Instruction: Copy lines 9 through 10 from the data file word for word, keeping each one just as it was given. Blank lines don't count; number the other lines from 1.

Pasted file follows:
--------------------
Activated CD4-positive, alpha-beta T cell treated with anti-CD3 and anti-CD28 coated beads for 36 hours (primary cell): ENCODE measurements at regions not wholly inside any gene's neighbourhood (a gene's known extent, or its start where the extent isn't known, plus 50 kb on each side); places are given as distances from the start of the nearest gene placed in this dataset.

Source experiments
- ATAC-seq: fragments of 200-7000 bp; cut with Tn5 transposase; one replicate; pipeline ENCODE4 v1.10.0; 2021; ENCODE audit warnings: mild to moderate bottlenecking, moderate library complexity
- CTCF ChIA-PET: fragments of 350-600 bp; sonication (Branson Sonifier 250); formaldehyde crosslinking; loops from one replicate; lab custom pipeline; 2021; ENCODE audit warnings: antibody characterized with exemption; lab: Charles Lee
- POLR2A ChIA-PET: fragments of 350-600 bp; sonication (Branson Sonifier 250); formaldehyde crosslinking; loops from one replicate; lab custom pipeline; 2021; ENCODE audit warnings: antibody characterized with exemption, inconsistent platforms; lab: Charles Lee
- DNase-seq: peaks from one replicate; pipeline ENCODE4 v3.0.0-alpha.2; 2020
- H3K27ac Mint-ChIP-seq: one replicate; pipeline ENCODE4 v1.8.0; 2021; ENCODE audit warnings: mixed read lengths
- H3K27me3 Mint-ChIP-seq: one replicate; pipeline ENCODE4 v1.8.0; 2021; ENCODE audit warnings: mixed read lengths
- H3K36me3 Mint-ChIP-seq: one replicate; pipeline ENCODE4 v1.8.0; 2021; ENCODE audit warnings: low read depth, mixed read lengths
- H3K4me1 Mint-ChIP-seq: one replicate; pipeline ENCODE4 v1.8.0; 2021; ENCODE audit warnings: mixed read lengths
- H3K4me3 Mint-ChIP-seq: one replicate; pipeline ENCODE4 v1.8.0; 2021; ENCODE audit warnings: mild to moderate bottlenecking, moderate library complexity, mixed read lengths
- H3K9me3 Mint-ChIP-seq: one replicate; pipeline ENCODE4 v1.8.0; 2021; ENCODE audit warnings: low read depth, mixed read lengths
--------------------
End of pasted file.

- H3K36me3 Mint-ChIP-seq: one replicate; pipeline ENCODE4 v1.8.0; 2021; ENCODE audit warnings: low read depth, mixed read lengths
- H3K4me1 Mint-ChIP-seq: one replicate; pipeline ENCODE4 v1.8.0; 2021; ENCODE audit warnings: mixed read lengths